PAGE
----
Commercial software programs, such as ITunes and Adobe Audition, generally include a licensed Fraunhofer encoder. Open source software programs, such as Audacity and Hindenberg, generally use the LAME encoder, although it typically needs to be installed separately.

Creating The MP3

With the definitions provided, here’s how to create your MP3 with various tools.

Use iTunes,

These instructions are based on ITunes

Step one: Set preferences.
  1. Go to Preferences and click the Import Settings button in the General tab. Preferences can be found in the edit menu.
  2. Set the encoder to MP3 and set the quality to 128 KBPS.
  3. Choose the OK button.
Steps Two and Three

Once your encoding preferences are set, your next two steps are:

  • Step two: Set ITunes to music by pressing Control-1
  • Step three: make sure you’re able to see a list of songs in your playlist. To do this, press Control-J, then tab to a list of options available within the music part of ITunes. One of the options is songs. That’s the option you want.
Step Four: Open the File

select your uncompressed source file. If you know how to open a file in Word, then this is easy. One tip I will provide is this: When you find the file you want to convert to MP3 format, copy the filename minus the file extension. For example, if the filename is test.wav, the part you should copy is test.

Remember that bit of text I advised you to copy? Paste it into the search box and press enter. Now, the file you want to convert should be the only file shown.

Step six: Make the MP3 file easier to locate when conversion is done

Locate the file and play a few seconds of it. This puts a playing status marker next to it. This will come in handy later.

Step seven: Convert

Go to the context menu with Shift-F10. From this menu, choose Create MP3 Version.

When the conversion is complete, you wil see, what would’ve been, your file listed twice. The file without the play status marker is the MP3 version.

Move the MP3 file

Move to the MP3 version of your file, go back to the context menu, and choose Show in Windows Explorer. Here, you might want to cut the file from that locationand paste it in a more convenient place.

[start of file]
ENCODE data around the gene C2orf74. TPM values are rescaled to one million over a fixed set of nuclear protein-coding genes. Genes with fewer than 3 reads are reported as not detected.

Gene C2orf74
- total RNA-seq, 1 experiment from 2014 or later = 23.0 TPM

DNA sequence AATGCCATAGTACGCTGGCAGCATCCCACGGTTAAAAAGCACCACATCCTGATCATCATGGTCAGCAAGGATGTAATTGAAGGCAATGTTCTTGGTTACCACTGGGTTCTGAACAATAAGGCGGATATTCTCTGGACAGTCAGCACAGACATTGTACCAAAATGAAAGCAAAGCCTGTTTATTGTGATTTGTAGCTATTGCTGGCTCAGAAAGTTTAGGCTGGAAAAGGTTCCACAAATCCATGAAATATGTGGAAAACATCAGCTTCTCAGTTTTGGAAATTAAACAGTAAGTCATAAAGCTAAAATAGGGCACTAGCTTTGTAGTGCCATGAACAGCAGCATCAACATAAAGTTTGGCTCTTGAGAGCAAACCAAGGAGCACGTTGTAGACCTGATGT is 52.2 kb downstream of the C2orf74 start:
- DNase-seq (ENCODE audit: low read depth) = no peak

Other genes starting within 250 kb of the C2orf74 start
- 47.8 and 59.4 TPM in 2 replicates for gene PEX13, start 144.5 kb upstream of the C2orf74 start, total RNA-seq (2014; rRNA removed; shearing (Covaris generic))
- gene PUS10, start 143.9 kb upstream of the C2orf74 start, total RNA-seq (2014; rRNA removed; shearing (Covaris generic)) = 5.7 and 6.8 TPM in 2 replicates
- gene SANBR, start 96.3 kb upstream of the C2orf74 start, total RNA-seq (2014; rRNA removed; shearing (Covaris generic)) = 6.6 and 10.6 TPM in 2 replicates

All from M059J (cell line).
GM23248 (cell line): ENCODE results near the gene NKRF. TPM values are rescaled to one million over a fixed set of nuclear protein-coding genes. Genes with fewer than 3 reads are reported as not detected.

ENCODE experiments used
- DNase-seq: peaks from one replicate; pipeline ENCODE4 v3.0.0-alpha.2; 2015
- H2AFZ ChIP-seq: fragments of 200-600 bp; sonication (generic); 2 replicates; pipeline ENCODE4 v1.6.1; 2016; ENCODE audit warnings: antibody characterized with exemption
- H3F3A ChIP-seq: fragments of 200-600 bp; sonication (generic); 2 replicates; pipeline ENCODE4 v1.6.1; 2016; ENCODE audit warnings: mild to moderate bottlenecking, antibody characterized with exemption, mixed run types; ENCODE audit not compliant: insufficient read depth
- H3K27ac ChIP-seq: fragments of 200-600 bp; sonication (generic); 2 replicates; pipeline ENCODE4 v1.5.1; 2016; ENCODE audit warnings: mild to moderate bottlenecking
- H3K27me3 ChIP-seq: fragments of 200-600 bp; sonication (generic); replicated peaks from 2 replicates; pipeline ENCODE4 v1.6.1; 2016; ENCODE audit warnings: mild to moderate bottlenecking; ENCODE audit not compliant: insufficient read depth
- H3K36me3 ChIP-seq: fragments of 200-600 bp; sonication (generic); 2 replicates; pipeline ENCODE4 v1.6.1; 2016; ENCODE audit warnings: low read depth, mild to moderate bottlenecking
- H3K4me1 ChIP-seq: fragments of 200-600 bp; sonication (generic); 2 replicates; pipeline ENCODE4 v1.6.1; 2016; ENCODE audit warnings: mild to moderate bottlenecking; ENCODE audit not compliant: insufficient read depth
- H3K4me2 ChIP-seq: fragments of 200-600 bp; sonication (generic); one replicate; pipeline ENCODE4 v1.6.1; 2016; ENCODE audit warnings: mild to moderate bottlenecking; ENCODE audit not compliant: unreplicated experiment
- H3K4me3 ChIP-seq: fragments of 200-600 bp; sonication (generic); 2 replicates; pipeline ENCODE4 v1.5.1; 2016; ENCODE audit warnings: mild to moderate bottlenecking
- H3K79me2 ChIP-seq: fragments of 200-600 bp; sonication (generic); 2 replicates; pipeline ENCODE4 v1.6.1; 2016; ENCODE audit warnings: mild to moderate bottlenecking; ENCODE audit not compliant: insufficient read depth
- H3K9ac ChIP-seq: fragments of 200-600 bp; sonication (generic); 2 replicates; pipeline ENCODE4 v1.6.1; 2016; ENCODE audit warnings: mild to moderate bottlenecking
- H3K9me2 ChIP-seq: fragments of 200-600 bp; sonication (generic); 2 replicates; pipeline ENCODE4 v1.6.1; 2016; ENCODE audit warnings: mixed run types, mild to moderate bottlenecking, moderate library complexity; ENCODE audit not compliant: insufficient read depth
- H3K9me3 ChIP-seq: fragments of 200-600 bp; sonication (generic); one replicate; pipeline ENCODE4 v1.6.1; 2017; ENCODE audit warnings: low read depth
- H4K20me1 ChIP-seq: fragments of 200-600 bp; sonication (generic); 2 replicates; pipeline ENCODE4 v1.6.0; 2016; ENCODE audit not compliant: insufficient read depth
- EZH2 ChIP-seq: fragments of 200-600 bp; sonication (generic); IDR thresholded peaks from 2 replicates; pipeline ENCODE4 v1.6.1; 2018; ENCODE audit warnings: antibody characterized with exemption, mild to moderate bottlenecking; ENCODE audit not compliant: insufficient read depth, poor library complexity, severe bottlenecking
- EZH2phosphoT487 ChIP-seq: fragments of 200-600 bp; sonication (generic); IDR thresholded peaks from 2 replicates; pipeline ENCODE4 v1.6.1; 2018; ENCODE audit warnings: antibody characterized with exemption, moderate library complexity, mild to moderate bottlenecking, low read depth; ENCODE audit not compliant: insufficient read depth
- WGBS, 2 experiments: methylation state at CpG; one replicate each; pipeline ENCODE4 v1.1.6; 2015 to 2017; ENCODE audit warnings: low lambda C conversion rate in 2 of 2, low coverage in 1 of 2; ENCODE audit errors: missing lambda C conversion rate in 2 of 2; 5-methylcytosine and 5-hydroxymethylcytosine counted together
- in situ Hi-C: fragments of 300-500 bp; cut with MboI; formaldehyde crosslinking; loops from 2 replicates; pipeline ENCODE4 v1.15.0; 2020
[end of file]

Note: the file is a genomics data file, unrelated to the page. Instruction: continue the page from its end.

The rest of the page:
Using Audacity

To create an MP3 file in Audacity, do the following:

  1. Go to the file menu and choose Export Audio.
  2. In the Save As Type portion of the dialog, choose MP3 files.
  3. Press the tab key three times to locate another list of options. Choose Variable.
  4. Tab once to move to the Quality setting. Set this to 5.
  5. For Variable Speed, choose Standard.
  6. In the next set of options, select Joint Stereo.
  7. The rest of the options for saving a file are standard.
  8. Auphonic

    Auphonic is an online tool for converting, tagging, and audio processing. Today, I will only discuss the file conversion part.

  1. 1. Open your favorite web browser and go to
  2. 2. iIf you don’t already have an account, sign up for one. If you have an account, log in.
  3. 3. Choose New Production, then select Show All Fields.
  4. 4. Choose the file you want to upload and convert.
  5. 5. Where asked, what type of file you want to create, choose MP3.
  6. 6. Where asked for the desired bit rate, select 192 KBPS.
  7. 7. Choose Start Production.
  8. 8. Do not close the browser window until you see a waiting page. This will likely take several minutes.


You can download Audacity by choosing this link.

Click here to download ITunes.

Here is a link to Auphonic.

Click here to check out hindenburg.

This post provided guidance on how to create an MP3. If this is too much detail for you,

Hire me.